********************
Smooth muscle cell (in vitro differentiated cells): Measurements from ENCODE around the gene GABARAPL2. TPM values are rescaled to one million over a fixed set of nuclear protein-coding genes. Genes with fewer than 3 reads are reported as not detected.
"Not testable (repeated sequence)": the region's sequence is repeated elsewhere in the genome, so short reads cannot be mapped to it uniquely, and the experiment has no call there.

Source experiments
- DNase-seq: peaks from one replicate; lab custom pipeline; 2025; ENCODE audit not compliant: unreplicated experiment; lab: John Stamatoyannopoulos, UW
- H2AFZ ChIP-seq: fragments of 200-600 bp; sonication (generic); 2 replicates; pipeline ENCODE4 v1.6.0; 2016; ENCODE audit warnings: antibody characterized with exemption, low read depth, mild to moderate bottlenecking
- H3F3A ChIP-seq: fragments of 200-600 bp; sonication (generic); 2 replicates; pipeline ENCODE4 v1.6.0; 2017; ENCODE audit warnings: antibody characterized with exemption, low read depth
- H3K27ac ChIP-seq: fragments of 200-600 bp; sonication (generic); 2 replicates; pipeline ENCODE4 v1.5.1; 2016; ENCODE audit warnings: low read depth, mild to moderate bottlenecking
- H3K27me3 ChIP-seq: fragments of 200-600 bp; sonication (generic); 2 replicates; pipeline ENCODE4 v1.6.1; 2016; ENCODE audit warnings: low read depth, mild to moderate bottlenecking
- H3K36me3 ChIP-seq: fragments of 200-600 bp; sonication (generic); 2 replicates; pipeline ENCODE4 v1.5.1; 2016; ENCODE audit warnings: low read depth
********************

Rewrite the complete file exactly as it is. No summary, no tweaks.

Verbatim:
Smooth muscle cell (in vitro differentiated cells): Measurements from ENCODE around the gene GABARAPL2. TPM values are rescaled to one million over a fixed set of nuclear protein-coding genes. Genes with fewer than 3 reads are reported as not detected.
"Not testable (repeated sequence)": the region's sequence is repeated elsewhere in the genome, so short reads cannot be mapped to it uniquely, and the experiment has no call there.

Source experiments
- DNase-seq: peaks from one replicate; lab custom pipeline; 2025; ENCODE audit not compliant: unreplicated experiment; lab: John Stamatoyannopoulos, UW
- H2AFZ ChIP-seq: fragments of 200-600 bp; sonication (generic); 2 replicates; pipeline ENCODE4 v1.6.0; 2016; ENCODE audit warnings: antibody characterized with exemption, low read depth, mild to moderate bottlenecking
- H3F3A ChIP-seq: fragments of 200-600 bp; sonication (generic); 2 replicates; pipeline ENCODE4 v1.6.0; 2017; ENCODE audit warnings: antibody characterized with exemption, low read depth
- H3K27ac ChIP-seq: fragments of 200-600 bp; sonication (generic); 2 replicates; pipeline ENCODE4 v1.5.1; 2016; ENCODE audit warnings: low read depth, mild to moderate bottlenecking
- H3K27me3 ChIP-seq: fragments of 200-600 bp; sonication (generic); 2 replicates; pipeline ENCODE4 v1.6.1; 2016; ENCODE audit warnings: low read depth, mild to moderate bottlenecking
- H3K36me3 ChIP-seq: fragments of 200-600 bp; sonication (generic); 2 replicates; pipeline ENCODE4 v1.5.1; 2016; ENCODE audit warnings: low read depth